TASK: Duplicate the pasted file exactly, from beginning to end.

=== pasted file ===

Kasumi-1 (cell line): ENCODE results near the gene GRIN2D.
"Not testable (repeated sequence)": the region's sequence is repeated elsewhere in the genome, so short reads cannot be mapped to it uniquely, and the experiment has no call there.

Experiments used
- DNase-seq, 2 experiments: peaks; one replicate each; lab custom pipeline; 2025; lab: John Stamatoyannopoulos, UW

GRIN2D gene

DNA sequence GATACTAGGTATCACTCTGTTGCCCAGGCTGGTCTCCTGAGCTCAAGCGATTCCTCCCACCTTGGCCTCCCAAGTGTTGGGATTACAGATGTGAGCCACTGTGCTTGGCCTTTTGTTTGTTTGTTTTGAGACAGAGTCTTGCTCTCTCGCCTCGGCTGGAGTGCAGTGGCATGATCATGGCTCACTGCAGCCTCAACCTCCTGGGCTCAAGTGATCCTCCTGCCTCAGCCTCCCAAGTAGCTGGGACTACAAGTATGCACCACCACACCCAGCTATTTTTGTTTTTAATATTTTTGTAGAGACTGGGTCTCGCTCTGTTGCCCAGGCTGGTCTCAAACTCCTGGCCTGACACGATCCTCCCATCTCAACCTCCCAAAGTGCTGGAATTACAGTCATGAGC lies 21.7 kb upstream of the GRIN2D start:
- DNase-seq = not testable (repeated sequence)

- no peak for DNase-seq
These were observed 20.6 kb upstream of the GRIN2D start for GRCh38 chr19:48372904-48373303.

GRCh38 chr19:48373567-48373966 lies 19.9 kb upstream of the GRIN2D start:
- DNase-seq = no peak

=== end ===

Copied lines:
Kasumi-1 (cell line): ENCODE results near the gene GRIN2D.
"Not testable (repeated sequence)": the region's sequence is repeated elsewhere in the genome, so short reads cannot be mapped to it uniquely, and the experiment has no call there.

Experiments used
- DNase-seq, 2 experiments: peaks; one replicate each; lab custom pipeline; 2025; lab: John Stamatoyannopoulos, UW

GRIN2D gene

DNA sequence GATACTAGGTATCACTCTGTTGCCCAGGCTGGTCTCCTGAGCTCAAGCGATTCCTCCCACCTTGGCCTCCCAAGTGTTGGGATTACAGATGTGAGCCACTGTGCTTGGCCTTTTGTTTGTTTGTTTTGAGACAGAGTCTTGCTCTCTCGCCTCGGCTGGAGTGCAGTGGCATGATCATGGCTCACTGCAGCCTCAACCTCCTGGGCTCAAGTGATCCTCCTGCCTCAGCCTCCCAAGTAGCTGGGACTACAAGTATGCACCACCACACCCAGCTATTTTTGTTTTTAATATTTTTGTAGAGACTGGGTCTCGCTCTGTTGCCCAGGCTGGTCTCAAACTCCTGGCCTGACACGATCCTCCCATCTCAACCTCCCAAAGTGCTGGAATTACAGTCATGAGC lies 21.7 kb upstream of the GRIN2D start:
- DNase-seq = not testable (repeated sequence)

- no peak for DNase-seq
These were observed 20.6 kb upstream of the GRIN2D start for GRCh38 chr19:48372904-48373303.

GRCh38 chr19:48373567-48373966 lies 19.9 kb upstream of the GRIN2D start:
- DNase-seq = no peak